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Forum: How Discrimination Damages Health In LGBTQ Communities

More than half of lesbian, gay, bisexual, transgender and queer Americans report they have experienced violence, threats or harassment because of their sexuality or gender identity, according to a recent poll by NPR, the Robert Wood Johnson Foundation and the Harvard T.H. Chan School of Public Health. And nearly 1 in 5 LGBTQ adults has avoided seeking medical care for fear of discrimination.

Discrimination not only keeps some people away from needed health care, studies show it can create lifelong stress, leading to chronic health problems like heart disease and depression.

These and other issues related to LGBTQ discrimination will be highlighted in an expert panel discussion Wednesday, March 21, to be live-streamed here at 12 p.m. ET, as part of at the Harvard Chan School.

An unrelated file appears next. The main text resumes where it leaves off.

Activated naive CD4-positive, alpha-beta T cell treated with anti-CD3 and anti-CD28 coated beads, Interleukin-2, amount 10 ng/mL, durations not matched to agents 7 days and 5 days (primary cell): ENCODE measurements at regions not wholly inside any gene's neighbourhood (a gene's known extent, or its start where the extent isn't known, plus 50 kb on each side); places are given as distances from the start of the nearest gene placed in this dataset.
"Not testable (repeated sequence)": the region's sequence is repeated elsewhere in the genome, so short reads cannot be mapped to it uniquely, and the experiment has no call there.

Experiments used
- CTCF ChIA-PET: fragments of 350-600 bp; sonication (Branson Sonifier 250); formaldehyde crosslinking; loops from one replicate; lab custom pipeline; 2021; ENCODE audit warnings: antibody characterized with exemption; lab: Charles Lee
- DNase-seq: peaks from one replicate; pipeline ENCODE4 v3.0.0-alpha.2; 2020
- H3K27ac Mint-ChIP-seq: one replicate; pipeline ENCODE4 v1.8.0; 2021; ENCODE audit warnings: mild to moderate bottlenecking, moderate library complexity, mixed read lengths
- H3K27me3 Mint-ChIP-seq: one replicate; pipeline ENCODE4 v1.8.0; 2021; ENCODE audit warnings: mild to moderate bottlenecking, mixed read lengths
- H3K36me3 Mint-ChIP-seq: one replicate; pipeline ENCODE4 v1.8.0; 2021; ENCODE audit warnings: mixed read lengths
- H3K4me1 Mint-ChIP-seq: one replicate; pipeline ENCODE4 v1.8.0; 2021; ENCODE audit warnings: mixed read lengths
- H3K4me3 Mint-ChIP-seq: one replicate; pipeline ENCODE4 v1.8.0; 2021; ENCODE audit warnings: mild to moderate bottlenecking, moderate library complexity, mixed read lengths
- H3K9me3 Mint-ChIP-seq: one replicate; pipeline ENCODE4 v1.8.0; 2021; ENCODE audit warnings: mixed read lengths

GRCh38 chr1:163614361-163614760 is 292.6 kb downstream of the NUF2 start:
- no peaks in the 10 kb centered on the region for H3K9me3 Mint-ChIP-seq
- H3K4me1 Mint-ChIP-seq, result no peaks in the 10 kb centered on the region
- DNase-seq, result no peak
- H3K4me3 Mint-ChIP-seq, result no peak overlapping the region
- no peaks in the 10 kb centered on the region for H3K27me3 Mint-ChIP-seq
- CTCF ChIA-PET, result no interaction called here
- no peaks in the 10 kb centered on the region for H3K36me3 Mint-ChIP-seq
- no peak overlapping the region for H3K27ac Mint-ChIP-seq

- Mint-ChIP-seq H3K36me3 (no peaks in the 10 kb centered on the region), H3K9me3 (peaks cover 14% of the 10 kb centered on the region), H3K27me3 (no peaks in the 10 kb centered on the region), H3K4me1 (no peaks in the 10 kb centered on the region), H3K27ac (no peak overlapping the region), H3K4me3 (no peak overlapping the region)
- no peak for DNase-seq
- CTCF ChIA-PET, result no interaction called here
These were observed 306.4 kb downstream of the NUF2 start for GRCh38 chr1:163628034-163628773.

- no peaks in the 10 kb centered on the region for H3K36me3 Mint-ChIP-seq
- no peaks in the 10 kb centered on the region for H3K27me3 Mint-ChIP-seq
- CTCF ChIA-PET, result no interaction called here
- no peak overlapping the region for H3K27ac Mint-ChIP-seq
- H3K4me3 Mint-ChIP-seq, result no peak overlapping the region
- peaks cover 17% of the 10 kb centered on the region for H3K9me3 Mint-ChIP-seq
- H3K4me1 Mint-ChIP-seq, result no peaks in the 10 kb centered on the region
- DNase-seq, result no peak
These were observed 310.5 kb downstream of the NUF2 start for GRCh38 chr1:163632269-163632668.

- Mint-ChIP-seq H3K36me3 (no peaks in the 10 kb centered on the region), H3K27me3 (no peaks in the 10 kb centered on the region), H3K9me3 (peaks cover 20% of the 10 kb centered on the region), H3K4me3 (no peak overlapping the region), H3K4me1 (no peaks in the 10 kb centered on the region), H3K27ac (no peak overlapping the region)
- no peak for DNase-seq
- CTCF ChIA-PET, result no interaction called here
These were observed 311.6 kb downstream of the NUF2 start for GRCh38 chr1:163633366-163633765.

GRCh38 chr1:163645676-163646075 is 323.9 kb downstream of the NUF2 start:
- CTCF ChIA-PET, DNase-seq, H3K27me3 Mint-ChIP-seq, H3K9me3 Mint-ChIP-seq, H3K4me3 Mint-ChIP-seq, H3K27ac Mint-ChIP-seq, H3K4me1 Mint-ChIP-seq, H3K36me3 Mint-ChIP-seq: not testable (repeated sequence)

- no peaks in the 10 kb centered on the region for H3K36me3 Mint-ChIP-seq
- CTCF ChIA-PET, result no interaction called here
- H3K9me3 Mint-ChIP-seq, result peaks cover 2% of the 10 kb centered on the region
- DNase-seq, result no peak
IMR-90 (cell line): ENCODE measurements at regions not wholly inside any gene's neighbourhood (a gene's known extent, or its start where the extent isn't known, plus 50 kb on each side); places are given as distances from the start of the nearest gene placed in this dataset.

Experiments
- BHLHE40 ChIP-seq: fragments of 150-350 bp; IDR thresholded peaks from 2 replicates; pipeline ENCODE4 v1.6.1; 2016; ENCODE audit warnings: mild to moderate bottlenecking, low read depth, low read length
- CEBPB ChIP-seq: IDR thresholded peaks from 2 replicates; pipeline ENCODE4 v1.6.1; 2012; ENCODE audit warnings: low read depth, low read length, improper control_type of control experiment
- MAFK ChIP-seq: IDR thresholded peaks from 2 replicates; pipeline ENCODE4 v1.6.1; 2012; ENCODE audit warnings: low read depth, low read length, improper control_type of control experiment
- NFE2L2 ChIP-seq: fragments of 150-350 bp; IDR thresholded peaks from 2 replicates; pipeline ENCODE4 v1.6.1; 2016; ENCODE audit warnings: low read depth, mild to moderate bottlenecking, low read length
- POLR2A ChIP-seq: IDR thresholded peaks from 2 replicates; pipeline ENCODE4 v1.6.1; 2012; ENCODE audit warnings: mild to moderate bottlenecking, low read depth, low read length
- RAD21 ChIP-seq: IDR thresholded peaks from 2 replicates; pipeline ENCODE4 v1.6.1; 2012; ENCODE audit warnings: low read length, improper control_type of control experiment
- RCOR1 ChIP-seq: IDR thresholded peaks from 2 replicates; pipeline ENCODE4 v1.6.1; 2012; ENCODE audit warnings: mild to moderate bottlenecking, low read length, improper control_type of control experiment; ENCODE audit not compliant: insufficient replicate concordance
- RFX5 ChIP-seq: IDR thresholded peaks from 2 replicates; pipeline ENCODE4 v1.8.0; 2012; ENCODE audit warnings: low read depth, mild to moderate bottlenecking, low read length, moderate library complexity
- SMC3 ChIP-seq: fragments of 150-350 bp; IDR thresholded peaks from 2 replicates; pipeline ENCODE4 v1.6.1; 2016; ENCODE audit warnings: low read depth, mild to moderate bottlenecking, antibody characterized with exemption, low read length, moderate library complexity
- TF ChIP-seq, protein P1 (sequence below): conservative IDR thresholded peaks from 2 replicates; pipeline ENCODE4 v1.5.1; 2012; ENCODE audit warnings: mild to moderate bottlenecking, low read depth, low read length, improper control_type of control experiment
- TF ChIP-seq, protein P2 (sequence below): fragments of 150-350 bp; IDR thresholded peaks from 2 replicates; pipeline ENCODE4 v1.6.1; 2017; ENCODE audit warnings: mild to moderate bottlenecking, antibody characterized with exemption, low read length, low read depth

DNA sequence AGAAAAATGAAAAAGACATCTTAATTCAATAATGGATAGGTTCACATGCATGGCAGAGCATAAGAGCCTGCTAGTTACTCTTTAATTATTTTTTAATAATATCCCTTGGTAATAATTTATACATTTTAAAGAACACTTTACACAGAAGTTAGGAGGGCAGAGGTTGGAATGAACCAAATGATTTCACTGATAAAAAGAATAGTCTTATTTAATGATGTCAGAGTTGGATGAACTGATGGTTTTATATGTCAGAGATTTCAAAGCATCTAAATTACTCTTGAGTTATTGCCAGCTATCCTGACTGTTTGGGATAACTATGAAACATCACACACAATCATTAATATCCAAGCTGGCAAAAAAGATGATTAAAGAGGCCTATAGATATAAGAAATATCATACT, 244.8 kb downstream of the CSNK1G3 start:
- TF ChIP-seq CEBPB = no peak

Our panel will look at the impact of these experiences on physical and mental well-being — and at what can be done to help.

Joe Neel, deputy senior supervising editor on NPR's Science Desk, will moderate the discussion with:

  • Logan Casey, Research Associate, Harvard Opinion Research Program,
  • Ashland Johnson, Director of Public Education and Research, Human Rights Campaign,
  • Kenneth Mayer, Co-Chair and Medical Research Director, The Fenway Institute, and
  • Sari Reisner, Assistant Professor in the Department of Epidemiology, Harvard T.H. Chan School of Public Health.
  • This webcast is part of an ongoing series, "You, Me and Them: Experiencing Discrimination in America." The series is based in part on a poll by NPR, the Robert Wood Johnson Foundation and the Harvard T.H. Chan School of Public Health.

    Copyright 2020 NPR. To see more, visit https://www.npr.org.